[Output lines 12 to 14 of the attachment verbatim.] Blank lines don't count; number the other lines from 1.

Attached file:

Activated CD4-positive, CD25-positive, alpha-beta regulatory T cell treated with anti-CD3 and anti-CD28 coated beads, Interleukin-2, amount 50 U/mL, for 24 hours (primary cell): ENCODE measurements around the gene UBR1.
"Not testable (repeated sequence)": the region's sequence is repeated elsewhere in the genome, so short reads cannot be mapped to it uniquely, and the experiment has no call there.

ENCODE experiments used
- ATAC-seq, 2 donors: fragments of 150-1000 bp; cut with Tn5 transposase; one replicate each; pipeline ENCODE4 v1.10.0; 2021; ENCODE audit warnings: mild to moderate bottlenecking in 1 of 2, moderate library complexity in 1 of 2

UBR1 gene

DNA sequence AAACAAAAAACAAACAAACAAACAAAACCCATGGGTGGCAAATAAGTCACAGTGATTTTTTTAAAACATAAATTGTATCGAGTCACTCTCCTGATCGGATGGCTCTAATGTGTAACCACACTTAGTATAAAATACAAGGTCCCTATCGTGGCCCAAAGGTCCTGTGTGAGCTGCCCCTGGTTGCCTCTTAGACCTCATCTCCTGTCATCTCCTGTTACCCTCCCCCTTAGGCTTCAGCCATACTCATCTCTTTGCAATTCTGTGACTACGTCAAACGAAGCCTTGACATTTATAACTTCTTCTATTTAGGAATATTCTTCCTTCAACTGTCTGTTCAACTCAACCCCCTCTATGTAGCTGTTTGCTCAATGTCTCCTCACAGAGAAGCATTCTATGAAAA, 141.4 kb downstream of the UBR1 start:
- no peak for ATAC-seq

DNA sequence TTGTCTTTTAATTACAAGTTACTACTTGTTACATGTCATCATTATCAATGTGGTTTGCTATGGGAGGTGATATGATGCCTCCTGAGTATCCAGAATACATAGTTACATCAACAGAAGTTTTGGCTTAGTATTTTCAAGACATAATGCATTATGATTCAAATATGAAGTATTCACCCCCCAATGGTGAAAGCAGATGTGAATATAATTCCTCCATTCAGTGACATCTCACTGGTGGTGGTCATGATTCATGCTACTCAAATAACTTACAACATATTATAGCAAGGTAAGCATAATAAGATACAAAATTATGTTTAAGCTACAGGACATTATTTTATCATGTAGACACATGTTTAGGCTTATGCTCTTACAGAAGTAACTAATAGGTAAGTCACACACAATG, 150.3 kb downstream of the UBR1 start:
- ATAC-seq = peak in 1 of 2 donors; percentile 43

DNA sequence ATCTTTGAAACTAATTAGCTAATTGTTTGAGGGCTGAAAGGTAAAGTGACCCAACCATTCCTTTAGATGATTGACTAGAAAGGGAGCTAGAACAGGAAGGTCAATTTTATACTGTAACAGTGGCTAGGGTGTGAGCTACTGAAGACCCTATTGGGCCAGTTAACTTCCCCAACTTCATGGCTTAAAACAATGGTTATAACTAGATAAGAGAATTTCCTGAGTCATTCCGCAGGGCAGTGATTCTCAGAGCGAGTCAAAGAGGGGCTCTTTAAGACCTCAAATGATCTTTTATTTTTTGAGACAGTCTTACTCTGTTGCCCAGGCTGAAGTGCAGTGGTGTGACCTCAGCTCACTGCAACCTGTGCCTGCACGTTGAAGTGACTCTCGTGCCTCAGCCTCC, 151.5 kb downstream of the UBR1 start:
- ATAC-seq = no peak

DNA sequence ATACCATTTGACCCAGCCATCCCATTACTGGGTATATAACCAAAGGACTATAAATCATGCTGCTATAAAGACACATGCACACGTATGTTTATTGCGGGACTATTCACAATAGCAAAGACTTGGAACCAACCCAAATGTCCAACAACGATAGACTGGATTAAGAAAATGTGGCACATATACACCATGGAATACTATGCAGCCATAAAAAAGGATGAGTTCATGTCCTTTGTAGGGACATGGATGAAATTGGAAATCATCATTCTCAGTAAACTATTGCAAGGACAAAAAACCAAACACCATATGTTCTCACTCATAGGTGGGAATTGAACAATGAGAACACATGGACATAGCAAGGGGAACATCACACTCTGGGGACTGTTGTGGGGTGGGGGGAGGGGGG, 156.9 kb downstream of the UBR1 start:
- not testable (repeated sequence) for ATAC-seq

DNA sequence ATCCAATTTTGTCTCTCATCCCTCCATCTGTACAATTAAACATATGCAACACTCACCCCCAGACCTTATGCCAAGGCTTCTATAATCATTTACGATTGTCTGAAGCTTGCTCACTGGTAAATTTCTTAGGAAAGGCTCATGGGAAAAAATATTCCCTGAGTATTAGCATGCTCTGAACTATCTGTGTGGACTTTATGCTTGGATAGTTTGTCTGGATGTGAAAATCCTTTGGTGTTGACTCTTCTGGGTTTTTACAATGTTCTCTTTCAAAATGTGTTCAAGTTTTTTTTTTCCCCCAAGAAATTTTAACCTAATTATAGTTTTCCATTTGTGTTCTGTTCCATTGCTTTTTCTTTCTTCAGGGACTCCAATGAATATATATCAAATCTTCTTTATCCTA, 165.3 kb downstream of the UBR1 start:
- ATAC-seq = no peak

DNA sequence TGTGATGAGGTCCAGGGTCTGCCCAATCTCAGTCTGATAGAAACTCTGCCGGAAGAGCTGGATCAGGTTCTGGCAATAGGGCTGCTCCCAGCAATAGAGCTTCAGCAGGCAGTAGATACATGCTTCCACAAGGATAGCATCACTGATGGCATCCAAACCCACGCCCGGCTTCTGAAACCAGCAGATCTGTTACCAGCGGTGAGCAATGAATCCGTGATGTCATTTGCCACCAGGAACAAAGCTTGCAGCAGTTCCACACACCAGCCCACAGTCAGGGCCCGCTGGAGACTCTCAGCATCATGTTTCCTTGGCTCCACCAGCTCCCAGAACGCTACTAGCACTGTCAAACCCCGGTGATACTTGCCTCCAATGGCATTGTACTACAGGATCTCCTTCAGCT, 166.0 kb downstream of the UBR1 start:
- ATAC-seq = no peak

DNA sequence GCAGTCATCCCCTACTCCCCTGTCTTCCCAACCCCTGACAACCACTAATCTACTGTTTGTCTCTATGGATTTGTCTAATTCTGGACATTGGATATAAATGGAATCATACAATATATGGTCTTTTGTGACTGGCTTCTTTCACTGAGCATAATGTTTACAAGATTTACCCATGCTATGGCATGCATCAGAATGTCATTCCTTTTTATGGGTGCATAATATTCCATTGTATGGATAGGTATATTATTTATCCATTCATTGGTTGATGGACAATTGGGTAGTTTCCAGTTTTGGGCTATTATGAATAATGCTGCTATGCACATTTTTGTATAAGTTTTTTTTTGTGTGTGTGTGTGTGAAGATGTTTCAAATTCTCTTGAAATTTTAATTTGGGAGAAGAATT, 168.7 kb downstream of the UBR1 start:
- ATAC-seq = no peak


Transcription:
DNA sequence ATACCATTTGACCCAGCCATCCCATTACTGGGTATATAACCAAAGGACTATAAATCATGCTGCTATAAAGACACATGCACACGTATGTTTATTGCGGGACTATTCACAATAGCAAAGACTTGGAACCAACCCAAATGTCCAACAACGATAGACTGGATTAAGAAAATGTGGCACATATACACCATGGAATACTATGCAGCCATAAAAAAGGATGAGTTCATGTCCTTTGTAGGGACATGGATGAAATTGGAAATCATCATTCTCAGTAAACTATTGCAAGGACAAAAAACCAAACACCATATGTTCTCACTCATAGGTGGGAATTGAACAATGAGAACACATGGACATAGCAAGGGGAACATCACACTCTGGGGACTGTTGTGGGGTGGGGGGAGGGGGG, 156.9 kb downstream of the UBR1 start:
- not testable (repeated sequence) for ATAC-seq

DNA sequence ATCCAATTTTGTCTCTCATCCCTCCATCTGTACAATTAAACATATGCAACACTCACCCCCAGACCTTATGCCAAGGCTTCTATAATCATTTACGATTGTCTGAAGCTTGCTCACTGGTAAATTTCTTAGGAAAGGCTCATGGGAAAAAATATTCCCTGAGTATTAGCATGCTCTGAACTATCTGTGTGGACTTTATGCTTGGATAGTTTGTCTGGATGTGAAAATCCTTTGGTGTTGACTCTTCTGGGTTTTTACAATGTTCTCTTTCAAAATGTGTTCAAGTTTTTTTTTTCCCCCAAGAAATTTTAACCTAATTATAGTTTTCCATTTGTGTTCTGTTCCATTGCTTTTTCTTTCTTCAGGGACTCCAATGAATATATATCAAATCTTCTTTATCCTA, 165.3 kb downstream of the UBR1 start: